5 Methods of Circuit Protection for Gearmotors Part 2

Note: this is the second of two posts, continuing on from this post.

3) Use a Current Shunt Monitor


Current shunt monitoring takes two forms – high side and low side current sensing. Each has their own advantages/disadvantages and each is available as analogue or digital output devices. Current shunt monitor ICs work by carefully monitoring the voltage drop over a low-value resistor that is placed in the current path. An example of such a monitor is the INA170.

Low and High Side Current Sensing

Low side current sensing works by connecting the current sensing resistor between the load and the ground, hence the term “low side”. The voltage dropped across the resistor is measured, typically by an op-amp.

Low side sensing is cheap and easy to implement. For high precision, consider using a chip such as the OPA335. The typical disadvantage of low-side sensing is the extra disturbance in the ground path.

High-side current sensing works much the same way, although the resistor is placed between the power source and load.

4) Discrete Transistor-Based Current Limiting Circuit:

However all the above designs require some sort of processing – a computer is needed to make a decision based upon a measurement. The following implementation uses a few low cost, discrete components to prevent excessive current damaging the motor in a stall condition. There isn’t any decision making by a microprocessor here, instead, a current feedback loop is created by Q2, which monitors the voltage drop across R1.

Transistor Based Current Limiting with Motor

Transistor Based Current Limiting with Motor

Operating principle:

  • If T1 is open, current flows through R1, the “current sensing” resistor.
  • The voltage drop across R1 increases as the current through T1 increases (Ohm’s law).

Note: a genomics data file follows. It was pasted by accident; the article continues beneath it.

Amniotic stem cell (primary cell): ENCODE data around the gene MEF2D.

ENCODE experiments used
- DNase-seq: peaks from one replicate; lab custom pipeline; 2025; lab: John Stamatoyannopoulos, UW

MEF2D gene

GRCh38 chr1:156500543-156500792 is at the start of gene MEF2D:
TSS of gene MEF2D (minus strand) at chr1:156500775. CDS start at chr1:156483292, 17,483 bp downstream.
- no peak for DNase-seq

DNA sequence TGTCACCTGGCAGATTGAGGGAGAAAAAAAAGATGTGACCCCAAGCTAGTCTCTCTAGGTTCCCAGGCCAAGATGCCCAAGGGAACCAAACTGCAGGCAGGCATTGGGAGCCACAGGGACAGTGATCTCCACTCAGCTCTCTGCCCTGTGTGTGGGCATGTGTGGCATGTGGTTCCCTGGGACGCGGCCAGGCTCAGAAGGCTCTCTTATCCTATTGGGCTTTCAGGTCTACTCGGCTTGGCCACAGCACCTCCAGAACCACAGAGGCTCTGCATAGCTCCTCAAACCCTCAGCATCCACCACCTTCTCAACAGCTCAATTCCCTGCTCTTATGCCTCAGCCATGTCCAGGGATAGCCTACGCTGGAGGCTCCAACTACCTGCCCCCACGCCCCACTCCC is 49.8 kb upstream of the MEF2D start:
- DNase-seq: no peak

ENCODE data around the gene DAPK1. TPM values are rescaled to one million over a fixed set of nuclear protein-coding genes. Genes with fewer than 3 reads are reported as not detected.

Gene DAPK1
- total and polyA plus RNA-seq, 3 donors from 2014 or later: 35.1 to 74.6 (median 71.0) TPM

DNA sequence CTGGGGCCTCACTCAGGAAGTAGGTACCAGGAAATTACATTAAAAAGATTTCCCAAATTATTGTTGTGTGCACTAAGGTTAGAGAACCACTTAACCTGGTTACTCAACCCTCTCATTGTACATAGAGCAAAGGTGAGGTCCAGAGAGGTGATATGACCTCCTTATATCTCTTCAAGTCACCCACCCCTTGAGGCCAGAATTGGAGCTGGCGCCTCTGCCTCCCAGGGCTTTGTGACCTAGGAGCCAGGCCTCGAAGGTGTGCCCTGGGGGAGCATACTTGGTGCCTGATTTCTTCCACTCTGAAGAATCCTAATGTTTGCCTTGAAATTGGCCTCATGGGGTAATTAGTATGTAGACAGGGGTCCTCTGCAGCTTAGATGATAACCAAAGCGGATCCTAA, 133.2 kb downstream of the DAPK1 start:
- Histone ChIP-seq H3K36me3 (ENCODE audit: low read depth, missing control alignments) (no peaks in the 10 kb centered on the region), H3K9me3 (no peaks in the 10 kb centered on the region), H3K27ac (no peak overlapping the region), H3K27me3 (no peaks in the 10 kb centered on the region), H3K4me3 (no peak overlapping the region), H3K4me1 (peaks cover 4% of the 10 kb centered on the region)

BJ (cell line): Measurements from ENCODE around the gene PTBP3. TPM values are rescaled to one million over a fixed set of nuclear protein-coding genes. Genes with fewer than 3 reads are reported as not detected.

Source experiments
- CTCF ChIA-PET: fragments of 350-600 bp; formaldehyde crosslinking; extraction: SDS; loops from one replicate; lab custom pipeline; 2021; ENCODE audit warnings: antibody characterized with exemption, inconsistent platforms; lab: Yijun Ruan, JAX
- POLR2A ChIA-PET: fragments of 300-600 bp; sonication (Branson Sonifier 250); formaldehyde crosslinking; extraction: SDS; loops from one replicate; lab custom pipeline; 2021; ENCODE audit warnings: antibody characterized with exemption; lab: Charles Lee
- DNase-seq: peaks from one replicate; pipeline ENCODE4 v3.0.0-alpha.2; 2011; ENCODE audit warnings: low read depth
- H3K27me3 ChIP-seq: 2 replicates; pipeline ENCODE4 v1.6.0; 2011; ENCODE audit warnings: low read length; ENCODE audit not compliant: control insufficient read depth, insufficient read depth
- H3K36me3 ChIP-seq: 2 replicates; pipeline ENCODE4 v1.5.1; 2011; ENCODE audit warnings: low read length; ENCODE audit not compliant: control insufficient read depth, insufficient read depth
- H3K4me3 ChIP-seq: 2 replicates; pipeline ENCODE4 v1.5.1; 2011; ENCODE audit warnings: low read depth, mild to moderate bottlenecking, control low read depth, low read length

• If the voltage drop across R1 reaches ~0.65V, T2 begins to open (assuming transistors are 2N3904).
  • Some current diverted to Gnd through Q2, less through A1

C1 is an optional EMI suppressing capacitor, and D1 is an optional diode to prevent damage to T1 from large back EMF.

Including the motor equivalent circuit (stalled, so no back emf) we have:

Transistor Based Current Limiting with Motor Equivalent

Transistor Based Current Limiting with Motor Equivalent

In the steady-state, the inductor has no influence.

Note: Circuit diagram and operating principle courtesy of Bill O’Donnell, the content is available here: Simple Current Limit Circuit

Component values should be chosen such that the T2 will open when the current is just above the Maximum Start Current, as listed on the product datasheets.

Although this circuit is suitable for low power applications, it is less so for DC motors. The circuit reduces heat dissipated in the motor by dissipating it in the transistors. For our range of gearmotors, this would be around 1-15W, which could cause catastrophic component failure.

5) Configure an Adjustable Voltage Regulator as a Current Regulator

An alternative implementation that also doesn’t require a microprocessor is to use an adjustable voltage regulator in a current limiting configuration. Let’s use the LM317 as an example, which is a 3 pin voltage regulator with a wide range of input voltages (3-40V).

By connecting a fixed resistor between the adjust and output pins, the maximum current limit can be set according to a simple equation (please consult the manufacturer’s datasheet for further information regarding the LM317). Additionally, and optional output capacitor can be added to improve the transient response of the limiter.

Again, as a designer, you should be careful of overheating when using the part in this way.